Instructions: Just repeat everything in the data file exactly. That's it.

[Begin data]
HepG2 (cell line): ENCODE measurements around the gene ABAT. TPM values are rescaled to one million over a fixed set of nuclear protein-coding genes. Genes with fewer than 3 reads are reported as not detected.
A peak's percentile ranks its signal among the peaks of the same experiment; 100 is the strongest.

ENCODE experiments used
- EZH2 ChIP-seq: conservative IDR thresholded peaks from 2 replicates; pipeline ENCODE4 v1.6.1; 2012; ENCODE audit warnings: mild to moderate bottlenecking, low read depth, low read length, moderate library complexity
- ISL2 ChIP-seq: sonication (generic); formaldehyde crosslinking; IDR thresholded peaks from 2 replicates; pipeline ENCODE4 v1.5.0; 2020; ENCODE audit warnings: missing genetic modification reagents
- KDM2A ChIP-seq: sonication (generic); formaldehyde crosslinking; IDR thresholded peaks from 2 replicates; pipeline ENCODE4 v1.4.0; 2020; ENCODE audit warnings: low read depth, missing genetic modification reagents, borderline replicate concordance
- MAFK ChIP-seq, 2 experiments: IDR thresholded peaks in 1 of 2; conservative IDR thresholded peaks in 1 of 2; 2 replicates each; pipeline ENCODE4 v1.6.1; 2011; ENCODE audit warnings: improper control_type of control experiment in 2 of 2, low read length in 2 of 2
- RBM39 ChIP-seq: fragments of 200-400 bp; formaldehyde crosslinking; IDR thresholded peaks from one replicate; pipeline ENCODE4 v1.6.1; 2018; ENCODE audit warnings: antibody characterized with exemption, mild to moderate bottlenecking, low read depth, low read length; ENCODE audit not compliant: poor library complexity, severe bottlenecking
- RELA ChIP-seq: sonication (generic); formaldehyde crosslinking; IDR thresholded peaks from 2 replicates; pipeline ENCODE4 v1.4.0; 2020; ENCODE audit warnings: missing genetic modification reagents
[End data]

HepG2 (cell line): ENCODE measurements around the gene ABAT. TPM values are rescaled to one million over a fixed set of nuclear protein-coding genes. Genes with fewer than 3 reads are reported as not detected.
A peak's percentile ranks its signal among the peaks of the same experiment; 100 is the strongest.

ENCODE experiments used
- EZH2 ChIP-seq: conservative IDR thresholded peaks from 2 replicates; pipeline ENCODE4 v1.6.1; 2012; ENCODE audit warnings: mild to moderate bottlenecking, low read depth, low read length, moderate library complexity
- ISL2 ChIP-seq: sonication (generic); formaldehyde crosslinking; IDR thresholded peaks from 2 replicates; pipeline ENCODE4 v1.5.0; 2020; ENCODE audit warnings: missing genetic modification reagents
- KDM2A ChIP-seq: sonication (generic); formaldehyde crosslinking; IDR thresholded peaks from 2 replicates; pipeline ENCODE4 v1.4.0; 2020; ENCODE audit warnings: low read depth, missing genetic modification reagents, borderline replicate concordance
- MAFK ChIP-seq, 2 experiments: IDR thresholded peaks in 1 of 2; conservative IDR thresholded peaks in 1 of 2; 2 replicates each; pipeline ENCODE4 v1.6.1; 2011; ENCODE audit warnings: improper control_type of control experiment in 2 of 2, low read length in 2 of 2
- RBM39 ChIP-seq: fragments of 200-400 bp; formaldehyde crosslinking; IDR thresholded peaks from one replicate; pipeline ENCODE4 v1.6.1; 2018; ENCODE audit warnings: antibody characterized with exemption, mild to moderate bottlenecking, low read depth, low read length; ENCODE audit not compliant: poor library complexity, severe bottlenecking
- RELA ChIP-seq: sonication (generic); formaldehyde crosslinking; IDR thresholded peaks from 2 replicates; pipeline ENCODE4 v1.4.0; 2020; ENCODE audit warnings: missing genetic modification reagents